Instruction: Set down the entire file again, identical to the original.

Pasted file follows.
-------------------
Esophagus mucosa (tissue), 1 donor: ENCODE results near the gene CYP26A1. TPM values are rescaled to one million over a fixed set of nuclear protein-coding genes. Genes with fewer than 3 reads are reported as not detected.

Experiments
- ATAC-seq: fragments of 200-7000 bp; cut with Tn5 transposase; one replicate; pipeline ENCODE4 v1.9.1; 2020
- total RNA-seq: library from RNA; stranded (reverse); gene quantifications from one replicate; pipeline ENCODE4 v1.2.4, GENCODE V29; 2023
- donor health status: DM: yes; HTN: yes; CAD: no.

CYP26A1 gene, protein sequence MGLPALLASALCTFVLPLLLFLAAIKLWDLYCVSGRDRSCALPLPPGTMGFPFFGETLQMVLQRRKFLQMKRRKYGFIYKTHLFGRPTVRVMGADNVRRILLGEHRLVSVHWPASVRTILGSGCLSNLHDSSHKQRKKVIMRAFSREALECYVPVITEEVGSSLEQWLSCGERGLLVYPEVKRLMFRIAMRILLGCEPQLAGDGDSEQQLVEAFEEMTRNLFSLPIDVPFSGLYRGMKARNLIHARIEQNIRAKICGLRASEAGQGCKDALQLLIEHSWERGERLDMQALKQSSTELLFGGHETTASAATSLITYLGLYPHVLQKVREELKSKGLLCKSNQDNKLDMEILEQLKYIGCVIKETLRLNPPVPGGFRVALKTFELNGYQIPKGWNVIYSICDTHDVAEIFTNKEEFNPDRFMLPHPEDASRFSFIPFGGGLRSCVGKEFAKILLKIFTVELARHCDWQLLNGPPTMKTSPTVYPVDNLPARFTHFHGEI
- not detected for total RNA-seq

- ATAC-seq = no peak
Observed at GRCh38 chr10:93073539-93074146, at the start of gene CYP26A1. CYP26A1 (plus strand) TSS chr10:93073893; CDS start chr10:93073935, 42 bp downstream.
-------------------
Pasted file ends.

Esophagus mucosa (tissue), 1 donor: ENCODE results near the gene CYP26A1. TPM values are rescaled to one million over a fixed set of nuclear protein-coding genes. Genes with fewer than 3 reads are reported as not detected.

Experiments
- ATAC-seq: fragments of 200-7000 bp; cut with Tn5 transposase; one replicate; pipeline ENCODE4 v1.9.1; 2020
- total RNA-seq: library from RNA; stranded (reverse); gene quantifications from one replicate; pipeline ENCODE4 v1.2.4, GENCODE V29; 2023
- donor health status: DM: yes; HTN: yes; CAD: no.

CYP26A1 gene, protein sequence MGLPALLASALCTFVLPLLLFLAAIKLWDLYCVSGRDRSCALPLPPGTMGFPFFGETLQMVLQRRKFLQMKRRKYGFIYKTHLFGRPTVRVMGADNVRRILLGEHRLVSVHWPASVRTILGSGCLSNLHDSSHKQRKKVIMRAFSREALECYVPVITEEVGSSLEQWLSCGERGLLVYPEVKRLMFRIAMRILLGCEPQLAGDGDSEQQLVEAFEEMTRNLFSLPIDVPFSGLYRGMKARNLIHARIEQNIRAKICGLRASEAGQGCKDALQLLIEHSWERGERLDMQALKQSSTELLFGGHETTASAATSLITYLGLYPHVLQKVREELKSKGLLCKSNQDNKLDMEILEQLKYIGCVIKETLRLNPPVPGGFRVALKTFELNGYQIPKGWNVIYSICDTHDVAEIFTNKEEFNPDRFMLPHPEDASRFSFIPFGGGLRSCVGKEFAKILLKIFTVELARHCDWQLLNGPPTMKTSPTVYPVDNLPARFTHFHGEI
- not detected for total RNA-seq

- ATAC-seq = no peak
Observed at GRCh38 chr10:93073539-93074146, at the start of gene CYP26A1. CYP26A1 (plus strand) TSS chr10:93073893; CDS start chr10:93073935, 42 bp downstream.